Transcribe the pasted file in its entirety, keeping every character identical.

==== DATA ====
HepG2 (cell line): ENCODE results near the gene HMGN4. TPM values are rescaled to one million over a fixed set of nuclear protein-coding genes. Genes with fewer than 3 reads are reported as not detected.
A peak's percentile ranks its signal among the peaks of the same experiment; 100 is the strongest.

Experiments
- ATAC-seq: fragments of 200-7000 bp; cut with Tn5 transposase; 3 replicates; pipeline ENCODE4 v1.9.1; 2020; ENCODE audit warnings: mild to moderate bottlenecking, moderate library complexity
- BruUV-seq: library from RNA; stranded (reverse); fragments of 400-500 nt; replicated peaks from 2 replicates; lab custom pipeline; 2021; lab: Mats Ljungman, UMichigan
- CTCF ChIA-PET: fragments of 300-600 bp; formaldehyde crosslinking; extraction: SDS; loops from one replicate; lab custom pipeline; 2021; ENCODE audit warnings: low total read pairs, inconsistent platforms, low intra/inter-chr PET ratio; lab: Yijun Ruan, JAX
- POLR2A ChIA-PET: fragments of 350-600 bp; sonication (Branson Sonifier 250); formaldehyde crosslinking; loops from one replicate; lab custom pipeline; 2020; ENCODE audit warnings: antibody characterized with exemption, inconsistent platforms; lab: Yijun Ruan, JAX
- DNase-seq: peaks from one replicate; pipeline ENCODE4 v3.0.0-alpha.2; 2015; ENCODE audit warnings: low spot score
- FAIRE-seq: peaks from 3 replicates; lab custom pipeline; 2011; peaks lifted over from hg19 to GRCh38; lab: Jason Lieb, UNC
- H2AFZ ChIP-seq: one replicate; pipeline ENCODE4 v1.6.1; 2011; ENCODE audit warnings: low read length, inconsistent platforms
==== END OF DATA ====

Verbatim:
HepG2 (cell line): ENCODE results near the gene HMGN4. TPM values are rescaled to one million over a fixed set of nuclear protein-coding genes. Genes with fewer than 3 reads are reported as not detected.
A peak's percentile ranks its signal among the peaks of the same experiment; 100 is the strongest.

Experiments
- ATAC-seq: fragments of 200-7000 bp; cut with Tn5 transposase; 3 replicates; pipeline ENCODE4 v1.9.1; 2020; ENCODE audit warnings: mild to moderate bottlenecking, moderate library complexity
- BruUV-seq: library from RNA; stranded (reverse); fragments of 400-500 nt; replicated peaks from 2 replicates; lab custom pipeline; 2021; lab: Mats Ljungman, UMichigan
- CTCF ChIA-PET: fragments of 300-600 bp; formaldehyde crosslinking; extraction: SDS; loops from one replicate; lab custom pipeline; 2021; ENCODE audit warnings: low total read pairs, inconsistent platforms, low intra/inter-chr PET ratio; lab: Yijun Ruan, JAX
- POLR2A ChIA-PET: fragments of 350-600 bp; sonication (Branson Sonifier 250); formaldehyde crosslinking; loops from one replicate; lab custom pipeline; 2020; ENCODE audit warnings: antibody characterized with exemption, inconsistent platforms; lab: Yijun Ruan, JAX
- DNase-seq: peaks from one replicate; pipeline ENCODE4 v3.0.0-alpha.2; 2015; ENCODE audit warnings: low spot score
- FAIRE-seq: peaks from 3 replicates; lab custom pipeline; 2011; peaks lifted over from hg19 to GRCh38; lab: Jason Lieb, UNC
- H2AFZ ChIP-seq: one replicate; pipeline ENCODE4 v1.6.1; 2011; ENCODE audit warnings: low read length, inconsistent platforms